For kids like Ben, leading a normal childhood becomes
a wrenching struggle, due to Asperger’s Syndrome. And it isn’t
easy on the neighbors.
by Chrisanne Beckner, News Review, May 22, 2003
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Ben is a charming, intelligent adolescent whose Asperger’s
Syndrome limits his ability to recognize social cues such as
facial expressions and tones of voice.
As a youngster, Ben struggled desperately to make friends. He
couldn’t understand what was wrong with breaking rakes and hoes
into swords for play fighting. If he hurt a child with a good,
sound whack, he couldn’t understand the resulting animosity. If
he wanted to join a basketball game, he couldn’t bear to play by
the rules and would scream and fight for a chance to shoot.
Techniques that might have smoothed over such interactions, such
as humor or empathy, were not among his strengths.
Kids live by their own complex social rules, said Ben’s mother,
Elizabeth Stevenson. (She has chosen not to reveal Ben’s last
name, which differs from hers.) What’s cool and what’s not, and
whether something should be referred to as “the bomb” or “tight”
are all up for minute-by-minute re-evaluations, but such
understanding was beyond Ben. He couldn’t take a joke gracefully
or shoot one back; he was sometimes hostile and regularly wrong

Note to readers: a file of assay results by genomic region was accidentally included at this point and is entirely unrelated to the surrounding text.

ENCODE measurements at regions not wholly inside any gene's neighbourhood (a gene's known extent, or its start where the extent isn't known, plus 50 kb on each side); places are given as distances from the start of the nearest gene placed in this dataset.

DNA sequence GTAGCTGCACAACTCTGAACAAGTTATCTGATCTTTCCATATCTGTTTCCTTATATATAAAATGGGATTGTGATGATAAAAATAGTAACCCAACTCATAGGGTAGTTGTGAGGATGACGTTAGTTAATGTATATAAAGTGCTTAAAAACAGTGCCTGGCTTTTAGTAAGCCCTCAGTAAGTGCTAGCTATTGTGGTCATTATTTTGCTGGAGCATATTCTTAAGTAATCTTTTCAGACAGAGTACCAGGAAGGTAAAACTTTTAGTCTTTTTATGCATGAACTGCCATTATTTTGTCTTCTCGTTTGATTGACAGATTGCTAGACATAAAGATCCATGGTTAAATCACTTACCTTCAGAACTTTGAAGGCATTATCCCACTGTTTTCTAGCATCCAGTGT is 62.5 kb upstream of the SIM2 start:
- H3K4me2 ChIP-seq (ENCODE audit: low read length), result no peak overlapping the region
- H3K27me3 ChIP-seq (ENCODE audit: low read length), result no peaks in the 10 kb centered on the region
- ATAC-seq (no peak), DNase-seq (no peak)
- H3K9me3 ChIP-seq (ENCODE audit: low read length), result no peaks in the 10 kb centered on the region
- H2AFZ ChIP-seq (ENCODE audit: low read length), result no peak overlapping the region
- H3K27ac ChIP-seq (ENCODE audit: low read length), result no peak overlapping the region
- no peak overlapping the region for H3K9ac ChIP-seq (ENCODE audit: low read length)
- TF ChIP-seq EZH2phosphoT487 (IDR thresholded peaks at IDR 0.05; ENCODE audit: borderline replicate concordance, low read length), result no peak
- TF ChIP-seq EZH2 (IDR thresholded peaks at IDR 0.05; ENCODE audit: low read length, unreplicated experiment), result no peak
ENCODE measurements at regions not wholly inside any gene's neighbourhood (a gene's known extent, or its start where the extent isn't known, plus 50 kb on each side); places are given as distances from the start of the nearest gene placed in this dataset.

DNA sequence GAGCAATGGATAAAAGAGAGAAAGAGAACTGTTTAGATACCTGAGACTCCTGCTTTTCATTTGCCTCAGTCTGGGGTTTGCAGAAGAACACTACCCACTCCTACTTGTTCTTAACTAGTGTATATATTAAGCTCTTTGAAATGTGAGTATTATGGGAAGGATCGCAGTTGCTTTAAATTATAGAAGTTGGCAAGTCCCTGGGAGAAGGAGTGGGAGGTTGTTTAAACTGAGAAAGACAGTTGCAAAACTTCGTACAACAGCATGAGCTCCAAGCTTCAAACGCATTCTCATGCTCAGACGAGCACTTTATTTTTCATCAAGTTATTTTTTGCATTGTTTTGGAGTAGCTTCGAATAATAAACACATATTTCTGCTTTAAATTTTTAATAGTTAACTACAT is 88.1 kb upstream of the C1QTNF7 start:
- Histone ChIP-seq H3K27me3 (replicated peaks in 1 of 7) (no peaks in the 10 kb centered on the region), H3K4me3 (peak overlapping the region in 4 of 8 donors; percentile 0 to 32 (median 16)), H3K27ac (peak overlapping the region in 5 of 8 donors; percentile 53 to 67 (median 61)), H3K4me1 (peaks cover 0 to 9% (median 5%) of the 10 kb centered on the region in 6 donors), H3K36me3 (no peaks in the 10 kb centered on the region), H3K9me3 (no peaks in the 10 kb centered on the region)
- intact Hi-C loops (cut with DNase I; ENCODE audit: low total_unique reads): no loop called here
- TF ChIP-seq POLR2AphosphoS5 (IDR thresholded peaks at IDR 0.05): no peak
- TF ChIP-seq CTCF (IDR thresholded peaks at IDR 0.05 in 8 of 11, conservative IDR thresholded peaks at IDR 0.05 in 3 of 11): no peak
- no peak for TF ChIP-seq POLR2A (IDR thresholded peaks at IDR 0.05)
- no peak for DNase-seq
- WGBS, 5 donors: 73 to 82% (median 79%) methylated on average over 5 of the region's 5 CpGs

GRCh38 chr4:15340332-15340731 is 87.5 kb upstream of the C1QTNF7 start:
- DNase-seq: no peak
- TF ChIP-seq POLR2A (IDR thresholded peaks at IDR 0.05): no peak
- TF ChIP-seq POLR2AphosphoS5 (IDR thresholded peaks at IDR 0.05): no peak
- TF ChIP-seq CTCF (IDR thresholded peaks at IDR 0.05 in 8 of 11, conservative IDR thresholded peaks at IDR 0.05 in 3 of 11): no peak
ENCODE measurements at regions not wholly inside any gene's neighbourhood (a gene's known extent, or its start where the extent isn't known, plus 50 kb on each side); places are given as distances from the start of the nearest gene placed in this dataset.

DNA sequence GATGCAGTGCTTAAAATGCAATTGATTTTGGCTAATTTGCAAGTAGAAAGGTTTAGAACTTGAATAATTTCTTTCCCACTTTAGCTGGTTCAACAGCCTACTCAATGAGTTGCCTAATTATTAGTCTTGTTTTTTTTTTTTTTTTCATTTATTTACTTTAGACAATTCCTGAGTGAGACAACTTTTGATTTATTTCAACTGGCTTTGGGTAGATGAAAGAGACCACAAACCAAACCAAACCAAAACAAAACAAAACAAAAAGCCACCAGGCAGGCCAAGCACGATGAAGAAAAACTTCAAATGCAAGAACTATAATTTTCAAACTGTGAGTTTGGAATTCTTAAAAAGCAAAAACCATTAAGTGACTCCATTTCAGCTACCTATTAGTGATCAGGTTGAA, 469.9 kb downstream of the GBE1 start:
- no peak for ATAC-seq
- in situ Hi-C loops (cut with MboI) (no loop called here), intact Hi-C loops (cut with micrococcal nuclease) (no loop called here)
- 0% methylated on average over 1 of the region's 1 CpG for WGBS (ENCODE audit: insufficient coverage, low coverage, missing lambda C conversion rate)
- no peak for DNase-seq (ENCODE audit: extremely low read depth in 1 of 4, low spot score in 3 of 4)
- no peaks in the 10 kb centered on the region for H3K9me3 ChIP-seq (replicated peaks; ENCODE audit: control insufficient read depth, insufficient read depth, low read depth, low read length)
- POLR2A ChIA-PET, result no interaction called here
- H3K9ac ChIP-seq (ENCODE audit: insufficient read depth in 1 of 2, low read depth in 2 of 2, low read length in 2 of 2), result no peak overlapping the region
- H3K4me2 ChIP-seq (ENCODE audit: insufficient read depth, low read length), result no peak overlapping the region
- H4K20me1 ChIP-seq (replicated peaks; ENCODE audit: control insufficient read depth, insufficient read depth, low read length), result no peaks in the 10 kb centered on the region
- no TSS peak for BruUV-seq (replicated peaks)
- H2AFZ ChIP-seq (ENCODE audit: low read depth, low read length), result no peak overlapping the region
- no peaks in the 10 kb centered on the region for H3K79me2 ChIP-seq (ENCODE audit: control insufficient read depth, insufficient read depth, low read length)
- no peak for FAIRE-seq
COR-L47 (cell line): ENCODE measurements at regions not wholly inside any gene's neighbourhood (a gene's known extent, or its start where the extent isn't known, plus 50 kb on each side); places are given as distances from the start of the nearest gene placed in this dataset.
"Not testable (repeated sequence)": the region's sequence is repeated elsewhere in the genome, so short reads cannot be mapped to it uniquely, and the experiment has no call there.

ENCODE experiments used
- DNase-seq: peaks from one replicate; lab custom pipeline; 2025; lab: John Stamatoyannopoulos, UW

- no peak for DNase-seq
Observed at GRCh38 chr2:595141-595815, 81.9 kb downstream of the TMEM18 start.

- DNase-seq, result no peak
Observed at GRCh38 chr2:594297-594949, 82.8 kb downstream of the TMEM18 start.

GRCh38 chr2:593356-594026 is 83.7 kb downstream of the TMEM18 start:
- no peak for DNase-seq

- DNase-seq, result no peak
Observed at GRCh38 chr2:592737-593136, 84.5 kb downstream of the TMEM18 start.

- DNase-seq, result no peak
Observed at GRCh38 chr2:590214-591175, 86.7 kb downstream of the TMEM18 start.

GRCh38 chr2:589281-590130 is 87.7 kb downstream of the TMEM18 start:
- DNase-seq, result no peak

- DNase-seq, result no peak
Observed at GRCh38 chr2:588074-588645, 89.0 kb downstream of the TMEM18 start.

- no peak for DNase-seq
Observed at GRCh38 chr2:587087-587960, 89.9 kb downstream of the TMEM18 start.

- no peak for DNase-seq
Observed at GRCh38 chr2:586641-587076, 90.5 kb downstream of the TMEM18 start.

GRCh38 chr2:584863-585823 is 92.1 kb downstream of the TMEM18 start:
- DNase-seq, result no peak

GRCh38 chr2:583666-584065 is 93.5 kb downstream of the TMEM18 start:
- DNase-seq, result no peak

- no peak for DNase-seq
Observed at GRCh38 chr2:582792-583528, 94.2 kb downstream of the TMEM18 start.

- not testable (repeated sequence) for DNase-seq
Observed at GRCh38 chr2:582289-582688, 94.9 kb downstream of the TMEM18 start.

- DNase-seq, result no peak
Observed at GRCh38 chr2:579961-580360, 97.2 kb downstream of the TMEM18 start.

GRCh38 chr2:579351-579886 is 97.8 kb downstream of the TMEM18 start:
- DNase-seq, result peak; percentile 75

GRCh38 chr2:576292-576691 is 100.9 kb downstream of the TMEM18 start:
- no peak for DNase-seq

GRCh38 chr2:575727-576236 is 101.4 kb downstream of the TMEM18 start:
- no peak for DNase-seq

about what other kids expected of him. As one neighbor said,
“Ben invited bullying.” As a member of a very tight neighborhood
community, he could never avoid the spats and fights that
erupted around him. As he headed toward adolescence, he grew
Ben couldn’t understand the social rules that simplified
everyone else’s life, but no one could fully understand what
rules governed his life, either. If Ben wanted to talk endlessly
about Legos, other boys were offended that he couldn’t care less
about what they had to say. If his parents repeatedly had to
stop his destructive behavior, people got the idea that Ben was
the victim of bad parenting.
The boy had been diagnosed with attention deficit hyperactivity
disorder (ADHD) at age 5, but his social skills seemed to be
more like those of a child with autism, yet he was obviously
intelligent. It wasn’t until age 10 that Ben was diagnosed with
something more: Asperger’s Syndrome.
Though controversy surrounds almost every detail of Asperger’s,
it’s generally defined as a highly functioning form of autism
characterized by an overwhelming and varied collection of
symptoms: oversensitivity to sensual stimuli, including scratchy
clothing and eye contact; an inability to interpret non-verbal
cues, such as facial expressions; a tendency to become obsessed
with inanimate objects, such as cars or household appliances; an